The title might be a bit misleading. The piece still largely talks about how not to be angry by providing us an understanding of the factors that drive anger in the first place, how we can manage them so we avoid the adverse consequences of rage. However, the piece also talks about how it is human to go through the emotion of anger and may not be completely avoidable for most of us. Given this, the author Ryan Martin, a professor of psychology and the author of Why We Get Mad: How to Use Your Anger for Positive Change, also talks about how to channelise our anger productively. He begins by identifying three factors of anger:
“People often attribute their anger directly to external events: ‘I got mad because of the traffic.’ ‘When my boss undermined me, it made me so mad.’ In fact, a better explanation is that anger emerges from three interacting factors: a provocation, the person’s interpretation of the provocation, and their mood at the time.”
He says being aware of these three factors gives context to our anger and helps deal with it on most occasions. And then goes onto the interesting bit about using anger productively:
“I think of anger as a fuel that can energise you to solve problems. Like any fuel, though, it can be unstable. If it gets out of control, you can blow up in a way that’s dangerous to yourself or those around you. For this reason, the first step to using your anger productively is knowing when it’s become a problem for you.
Anger can be expressed in a near-infinite number of ways, and some of them have serious and potentially catastrophic consequences. People who are chronically angry are more likely to get into physical and verbal fights, drive recklessly, damage property, and abuse alcohol and other drugs. If you experience such serious negative consequences because of your anger, you should seek professional help and advice.
However, though you might be tempted to categorise expressions of anger as either good or bad, or healthy or unhealthy, there is never a single right thing to do when you’re angry. For instance, there are certainly times when holding in your anger is the best option because expressing it might be risky or unsafe, but suppression can have mental and physical health consequences if you gravitate towards it too often. The best thing to do when you’re angry always depends on context.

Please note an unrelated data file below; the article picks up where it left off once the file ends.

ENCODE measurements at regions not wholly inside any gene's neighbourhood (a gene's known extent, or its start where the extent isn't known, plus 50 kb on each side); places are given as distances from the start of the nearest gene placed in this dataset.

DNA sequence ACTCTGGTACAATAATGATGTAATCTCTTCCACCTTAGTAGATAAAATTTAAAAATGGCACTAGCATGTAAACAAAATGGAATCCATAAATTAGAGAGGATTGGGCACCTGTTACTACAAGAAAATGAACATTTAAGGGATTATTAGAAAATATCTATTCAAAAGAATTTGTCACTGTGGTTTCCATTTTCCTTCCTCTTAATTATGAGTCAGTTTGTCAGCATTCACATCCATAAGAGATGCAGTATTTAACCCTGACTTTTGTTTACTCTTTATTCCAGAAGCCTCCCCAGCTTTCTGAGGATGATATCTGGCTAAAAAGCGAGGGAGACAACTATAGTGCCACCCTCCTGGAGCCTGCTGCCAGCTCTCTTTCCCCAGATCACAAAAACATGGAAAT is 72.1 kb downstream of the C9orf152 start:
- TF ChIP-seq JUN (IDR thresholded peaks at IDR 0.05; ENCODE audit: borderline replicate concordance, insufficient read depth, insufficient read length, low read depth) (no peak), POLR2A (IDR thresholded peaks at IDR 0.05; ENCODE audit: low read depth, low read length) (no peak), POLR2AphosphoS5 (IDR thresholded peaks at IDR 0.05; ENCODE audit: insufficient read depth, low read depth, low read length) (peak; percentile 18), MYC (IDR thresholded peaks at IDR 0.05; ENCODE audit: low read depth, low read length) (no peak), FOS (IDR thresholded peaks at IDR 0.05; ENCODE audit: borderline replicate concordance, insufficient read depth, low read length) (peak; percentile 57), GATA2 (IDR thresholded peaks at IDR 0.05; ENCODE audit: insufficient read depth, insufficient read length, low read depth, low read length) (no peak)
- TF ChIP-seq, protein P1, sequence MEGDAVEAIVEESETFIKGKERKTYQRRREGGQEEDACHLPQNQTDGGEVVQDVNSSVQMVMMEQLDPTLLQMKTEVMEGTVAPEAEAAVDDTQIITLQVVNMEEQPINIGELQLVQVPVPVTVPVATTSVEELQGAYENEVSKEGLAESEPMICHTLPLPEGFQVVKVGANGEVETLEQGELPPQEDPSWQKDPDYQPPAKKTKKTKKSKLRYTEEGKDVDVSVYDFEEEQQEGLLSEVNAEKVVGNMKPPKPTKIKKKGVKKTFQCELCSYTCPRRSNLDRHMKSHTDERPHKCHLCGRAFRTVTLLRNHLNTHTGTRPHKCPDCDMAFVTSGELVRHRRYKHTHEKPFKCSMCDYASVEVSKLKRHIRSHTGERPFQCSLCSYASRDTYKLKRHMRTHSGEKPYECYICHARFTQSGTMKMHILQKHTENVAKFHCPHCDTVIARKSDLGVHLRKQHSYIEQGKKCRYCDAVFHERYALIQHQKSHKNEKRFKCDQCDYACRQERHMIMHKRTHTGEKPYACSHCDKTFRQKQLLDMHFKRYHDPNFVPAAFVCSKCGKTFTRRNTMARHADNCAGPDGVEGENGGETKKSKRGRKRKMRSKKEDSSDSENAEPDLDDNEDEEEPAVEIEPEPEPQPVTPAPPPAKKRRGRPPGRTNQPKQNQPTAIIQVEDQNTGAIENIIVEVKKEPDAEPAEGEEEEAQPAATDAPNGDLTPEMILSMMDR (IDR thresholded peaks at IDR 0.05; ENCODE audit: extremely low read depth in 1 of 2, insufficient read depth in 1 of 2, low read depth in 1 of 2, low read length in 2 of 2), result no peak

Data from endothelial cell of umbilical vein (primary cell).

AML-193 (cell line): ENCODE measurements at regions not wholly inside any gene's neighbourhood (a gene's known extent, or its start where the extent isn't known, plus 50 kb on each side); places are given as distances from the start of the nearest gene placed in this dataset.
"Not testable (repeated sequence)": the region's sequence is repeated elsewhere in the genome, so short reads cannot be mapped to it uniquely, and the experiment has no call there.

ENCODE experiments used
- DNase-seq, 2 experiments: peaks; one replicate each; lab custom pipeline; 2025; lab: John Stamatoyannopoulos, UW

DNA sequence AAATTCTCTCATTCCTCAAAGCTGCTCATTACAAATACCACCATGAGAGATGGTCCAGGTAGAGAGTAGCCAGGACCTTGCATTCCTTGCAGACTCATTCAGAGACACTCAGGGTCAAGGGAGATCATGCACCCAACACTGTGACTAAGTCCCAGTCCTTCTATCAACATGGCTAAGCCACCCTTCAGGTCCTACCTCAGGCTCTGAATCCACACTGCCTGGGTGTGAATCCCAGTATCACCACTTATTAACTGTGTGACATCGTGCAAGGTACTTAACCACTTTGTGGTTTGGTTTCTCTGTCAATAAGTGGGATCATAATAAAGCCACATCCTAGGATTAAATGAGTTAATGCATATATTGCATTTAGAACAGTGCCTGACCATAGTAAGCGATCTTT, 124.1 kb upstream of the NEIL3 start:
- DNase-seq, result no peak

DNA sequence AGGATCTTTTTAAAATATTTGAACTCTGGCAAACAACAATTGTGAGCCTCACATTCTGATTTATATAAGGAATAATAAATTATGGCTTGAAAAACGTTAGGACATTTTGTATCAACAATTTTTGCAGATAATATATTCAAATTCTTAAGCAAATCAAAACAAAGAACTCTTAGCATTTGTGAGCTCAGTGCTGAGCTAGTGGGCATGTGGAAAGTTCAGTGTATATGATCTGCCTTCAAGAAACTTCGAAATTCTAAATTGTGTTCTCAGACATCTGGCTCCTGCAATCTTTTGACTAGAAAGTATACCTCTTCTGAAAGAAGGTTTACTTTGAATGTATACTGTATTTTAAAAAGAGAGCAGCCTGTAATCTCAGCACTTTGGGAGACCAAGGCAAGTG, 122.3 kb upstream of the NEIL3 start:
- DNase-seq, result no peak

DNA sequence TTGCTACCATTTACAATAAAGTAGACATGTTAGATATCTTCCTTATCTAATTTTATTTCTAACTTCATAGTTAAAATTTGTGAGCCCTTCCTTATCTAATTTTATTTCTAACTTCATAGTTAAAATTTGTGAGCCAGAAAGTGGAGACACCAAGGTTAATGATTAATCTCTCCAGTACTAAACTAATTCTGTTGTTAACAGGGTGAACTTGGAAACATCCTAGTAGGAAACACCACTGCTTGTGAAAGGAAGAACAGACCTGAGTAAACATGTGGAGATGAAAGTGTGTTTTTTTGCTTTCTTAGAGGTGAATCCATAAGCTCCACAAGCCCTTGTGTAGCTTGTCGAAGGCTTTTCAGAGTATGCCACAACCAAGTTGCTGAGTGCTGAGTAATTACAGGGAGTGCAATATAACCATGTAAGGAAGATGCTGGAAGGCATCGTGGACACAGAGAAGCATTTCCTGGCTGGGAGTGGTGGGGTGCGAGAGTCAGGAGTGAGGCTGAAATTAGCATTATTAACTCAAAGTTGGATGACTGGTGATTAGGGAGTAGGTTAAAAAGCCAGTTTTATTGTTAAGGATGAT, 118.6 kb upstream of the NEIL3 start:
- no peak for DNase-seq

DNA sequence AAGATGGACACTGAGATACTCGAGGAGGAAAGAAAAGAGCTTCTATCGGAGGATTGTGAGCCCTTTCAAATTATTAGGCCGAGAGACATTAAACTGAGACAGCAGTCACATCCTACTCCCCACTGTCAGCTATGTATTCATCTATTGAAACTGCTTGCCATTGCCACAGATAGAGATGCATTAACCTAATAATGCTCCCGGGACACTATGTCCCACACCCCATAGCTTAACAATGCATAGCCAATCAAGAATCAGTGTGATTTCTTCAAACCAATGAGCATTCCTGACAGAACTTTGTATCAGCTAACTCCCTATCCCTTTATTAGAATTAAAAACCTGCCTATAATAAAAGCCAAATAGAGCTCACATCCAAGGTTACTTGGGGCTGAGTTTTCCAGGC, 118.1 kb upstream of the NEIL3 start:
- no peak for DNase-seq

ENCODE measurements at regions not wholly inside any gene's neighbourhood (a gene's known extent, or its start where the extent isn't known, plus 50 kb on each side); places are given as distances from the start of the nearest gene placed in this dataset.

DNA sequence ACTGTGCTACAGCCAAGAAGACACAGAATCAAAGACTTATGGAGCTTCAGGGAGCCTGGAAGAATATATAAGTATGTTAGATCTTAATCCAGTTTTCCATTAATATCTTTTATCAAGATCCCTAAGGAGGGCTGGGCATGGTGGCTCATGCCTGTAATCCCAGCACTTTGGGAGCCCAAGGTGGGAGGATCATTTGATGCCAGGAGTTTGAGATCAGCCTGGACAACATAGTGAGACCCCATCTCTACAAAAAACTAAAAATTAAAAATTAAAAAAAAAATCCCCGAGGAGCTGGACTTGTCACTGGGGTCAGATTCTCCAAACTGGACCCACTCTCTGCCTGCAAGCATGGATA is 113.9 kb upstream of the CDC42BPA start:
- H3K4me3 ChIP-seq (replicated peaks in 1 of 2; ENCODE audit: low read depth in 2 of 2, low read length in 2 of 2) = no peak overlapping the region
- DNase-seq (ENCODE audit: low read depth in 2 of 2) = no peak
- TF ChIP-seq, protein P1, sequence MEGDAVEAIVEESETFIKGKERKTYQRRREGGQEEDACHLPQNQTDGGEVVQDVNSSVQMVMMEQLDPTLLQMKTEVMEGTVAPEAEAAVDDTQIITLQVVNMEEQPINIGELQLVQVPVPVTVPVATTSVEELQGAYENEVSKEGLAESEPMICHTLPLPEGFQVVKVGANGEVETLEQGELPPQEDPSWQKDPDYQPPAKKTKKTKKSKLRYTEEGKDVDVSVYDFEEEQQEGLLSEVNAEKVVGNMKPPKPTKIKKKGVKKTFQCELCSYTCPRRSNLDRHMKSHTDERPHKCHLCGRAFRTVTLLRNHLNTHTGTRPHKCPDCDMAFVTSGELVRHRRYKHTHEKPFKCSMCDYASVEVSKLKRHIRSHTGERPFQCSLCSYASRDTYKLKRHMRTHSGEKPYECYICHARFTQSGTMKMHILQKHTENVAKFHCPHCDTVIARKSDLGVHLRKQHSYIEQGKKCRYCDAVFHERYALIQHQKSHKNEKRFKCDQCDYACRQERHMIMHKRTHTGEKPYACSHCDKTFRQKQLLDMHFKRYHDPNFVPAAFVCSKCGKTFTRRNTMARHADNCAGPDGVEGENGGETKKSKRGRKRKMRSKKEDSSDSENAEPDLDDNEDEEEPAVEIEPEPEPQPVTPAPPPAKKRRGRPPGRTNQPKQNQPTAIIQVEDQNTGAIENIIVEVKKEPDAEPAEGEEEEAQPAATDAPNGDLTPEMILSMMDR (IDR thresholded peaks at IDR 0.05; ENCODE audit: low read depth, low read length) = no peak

At its core, your anger is telling you that there’s a problem. One way to productively express it is to use the energy it provides to solve that problem. This might include addressing relatively small issues in your life that lead to frequent frustrations: the mild irritation you feel when you frequently misplace your wallet might encourage you to develop a better system to track it; the leaky tap in your kitchen might annoy you into fixing it. Or there might be bigger issues: using your anger might also mean asserting yourself by having a meaningful but maybe difficult conversation with someone in your life. If you feel ignored at work, or are treated poorly by a family member, your anger might help you stand up for yourself. Being able to communicate your anger to people in productive ways is an important skill. It can be challenging to maintain professionalism and stay on topic when you’re angry, but communicating how you’re feeling, along with listening to others in those moments, can be another valuable way that your anger can serve you.”

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